I was talking to an online buddy the other day about rock climbing shoes. Coincidentally, I found this little piece I wrote way back in 2004 on the various rock climbing shoes I’ve tried and worn. A lot of the shoes listed here are probably obsolete by now.
No offense intended to the rock climbing shops here, but the people selling shoes don’t really give much advice on what’s a good pair for my feet. They just give me what I ask for and usually I ask for whatever they have that’s in my size.
My most recent pair of shoes is the Katana and I bought it by default – it was the only model in the shop at the time that was available in a UK size 2 and the next shipment of shoes weren’t arriving until ???
What else have I worn?
For the first three, I can’t say much because I didn’t know enough about climbing and what I was doing to have any real appreciation for my shoes. The shoe with the best fit would have to be the Matrix, but therubber feels really slippery. Can’t do resoles here unless I send them overseas and by then it costs about as much as a new pair anyway (maybe even more).
The first shoe I really noticed a difference with was the Five Ten X-Ray.Although it hurtreal bad when I first got it, it stretched out really nicely. The rubber was really sticky and it helped me learn how to use my feet. The only problem with this shoe was that it continued to stretch and I had to pull the velcro flaps tighter until the side ripped (or perhaps it ripped from too many foot jams).
I had been eyeing the Boreal Matrix ever since we tried to get it for the Thin Man for his birthday but since the shoe couldn’t fit and they didn’t have his size, he had to swopfor another shoe. The Boreal Matrix rubber is very soft and not recommended for a beginner climber who has a tendency to wear down the rubber quickly from too many incorrect foot placements. For that reason, I held off buying this shoe until I felt I was ready for it.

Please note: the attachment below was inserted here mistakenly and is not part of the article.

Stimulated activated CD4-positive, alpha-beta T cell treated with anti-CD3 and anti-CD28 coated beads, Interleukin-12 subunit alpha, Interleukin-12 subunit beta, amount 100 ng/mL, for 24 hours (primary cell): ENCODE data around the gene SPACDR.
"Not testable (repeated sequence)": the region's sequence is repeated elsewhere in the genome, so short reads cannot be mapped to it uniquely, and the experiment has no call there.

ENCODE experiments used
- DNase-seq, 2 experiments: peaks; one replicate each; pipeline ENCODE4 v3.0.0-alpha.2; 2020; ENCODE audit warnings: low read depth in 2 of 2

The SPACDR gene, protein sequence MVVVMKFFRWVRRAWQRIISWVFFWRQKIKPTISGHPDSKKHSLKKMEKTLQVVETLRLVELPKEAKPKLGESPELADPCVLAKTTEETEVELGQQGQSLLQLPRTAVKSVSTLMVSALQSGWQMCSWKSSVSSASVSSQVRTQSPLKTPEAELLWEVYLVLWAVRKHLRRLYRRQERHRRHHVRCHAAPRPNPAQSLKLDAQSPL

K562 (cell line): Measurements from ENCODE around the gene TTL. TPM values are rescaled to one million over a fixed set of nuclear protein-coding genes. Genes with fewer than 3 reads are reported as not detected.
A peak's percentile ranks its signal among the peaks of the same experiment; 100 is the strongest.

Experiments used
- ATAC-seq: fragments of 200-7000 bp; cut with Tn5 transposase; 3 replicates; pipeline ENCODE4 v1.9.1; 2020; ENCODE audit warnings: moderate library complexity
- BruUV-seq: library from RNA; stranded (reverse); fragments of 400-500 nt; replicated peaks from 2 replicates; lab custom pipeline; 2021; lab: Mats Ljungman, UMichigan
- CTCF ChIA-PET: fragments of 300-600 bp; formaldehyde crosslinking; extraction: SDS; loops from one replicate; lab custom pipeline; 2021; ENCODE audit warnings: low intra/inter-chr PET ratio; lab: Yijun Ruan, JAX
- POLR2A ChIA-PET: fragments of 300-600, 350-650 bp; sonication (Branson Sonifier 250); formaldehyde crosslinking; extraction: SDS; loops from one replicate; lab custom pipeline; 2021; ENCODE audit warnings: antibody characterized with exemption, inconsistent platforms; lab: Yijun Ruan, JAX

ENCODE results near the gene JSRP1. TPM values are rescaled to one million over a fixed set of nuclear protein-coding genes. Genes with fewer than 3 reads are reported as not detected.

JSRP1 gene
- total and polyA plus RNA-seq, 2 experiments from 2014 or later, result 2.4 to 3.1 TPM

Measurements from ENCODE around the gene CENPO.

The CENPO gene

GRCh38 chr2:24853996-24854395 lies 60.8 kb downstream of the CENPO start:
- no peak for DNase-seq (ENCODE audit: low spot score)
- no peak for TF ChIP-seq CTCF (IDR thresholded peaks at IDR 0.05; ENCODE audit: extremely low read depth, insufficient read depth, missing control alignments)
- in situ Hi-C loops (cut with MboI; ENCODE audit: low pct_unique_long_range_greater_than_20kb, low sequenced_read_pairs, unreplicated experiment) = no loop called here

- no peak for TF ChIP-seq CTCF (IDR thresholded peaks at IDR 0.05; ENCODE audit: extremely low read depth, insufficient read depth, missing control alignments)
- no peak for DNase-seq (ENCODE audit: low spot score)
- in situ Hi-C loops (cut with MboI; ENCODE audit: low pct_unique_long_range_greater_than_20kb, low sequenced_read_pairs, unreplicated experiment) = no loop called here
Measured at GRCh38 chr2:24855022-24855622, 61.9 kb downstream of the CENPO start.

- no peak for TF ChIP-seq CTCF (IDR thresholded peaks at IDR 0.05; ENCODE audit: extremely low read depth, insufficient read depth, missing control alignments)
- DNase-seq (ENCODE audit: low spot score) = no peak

Aside from the nice snug fit of the shoe, I’m afraid I didn’t think too highly of the rubber. It was fine while it was still new but after a while, the rubber lost all stickiness. Smearing on the wall was like ice skating. I recall a mention that the Boreal’s rubber formulation had changed and it was no longer considered very good by this time. I do believe they’ve since changed the formulation and have heard it is much better now, although I never tried another Boreal shoe again after this experience.
When I was using the Cobra, I thought there was air in the heel because at the time I bought it, the smallest size they had in the shop was UK 2.5 and I really needed a new pair. The Cobra was overall a good shoe and I don’t really have much complaints except for the air in the heel (which seems to be a problem I have with a lot of shoes). It was a slipper and the problem with slippers is that after they stretch, there’s a tendency for them to slip off your heel.
I thought the problem would be fixed when I bought the Katana in a size 2, but that, too developed a bit of air in the heel after some wear. I liked the Katana because the sole was stiff. It was good for edging, but while it was new, I couldn’t smear to save my life.
Generally I find that even if the shoe fits nicely in the shop, it always seems to stretch after a bit of climbing. Even those that I bought that were really tight to the point of causing me pain will also stretch. At least that’s the problem with the all leather shoes.
I’ve been told that the synthetic shoes don’t stretch, but I find that they still do to a limited extent. I tried the Five Ten Anasazi (velcro) and V10 when I was shoe shopping in Singapore and felt like Cinderella’s ugly sister trying to wear the glass slipper. I wanted to cry from the pain and I couldn’t even stand up in them!
To update since I wrote that, I currently have in my cupboard:
–Five TenAnasazi Slipper (UK size 2 which I doubt I can wear now that my feet have swollen to the size of elephant trunks)
– La Sportiva Katana (UK size 2, but it feels bigger than the Anasazzi Slipper size 2)
– Saltic Mamba (slipper – courtesy of BlocX)
– SalticVampire (velcros- courtesy of BlocX)
I was using the Anasazi for indoor for a while, but I couldn’t get over the pain it caused to my heel so I stopped wearing it after a while. I can’t really say much about it because I don’t think I really wore the shoe enough to get a feel for it.
I like using the Mamba for indoors and I found the Vampir great for edging. After the increase in my foot size due to all the swelling, I think I may need to buy a new pair of climbing shoes if I want to get back into it again after the pregnancy.
Even though my feet are supposed to return to its prepregnancy size after delivery, my friend PLsays her shoe size now is still bigger now than they were before her pregnancy (her daughter is now about 15 months). I guess it’s wishful thinking to hope I’ll be able to wear my old shoes…
Check out this link for fitting rock climbing shoes.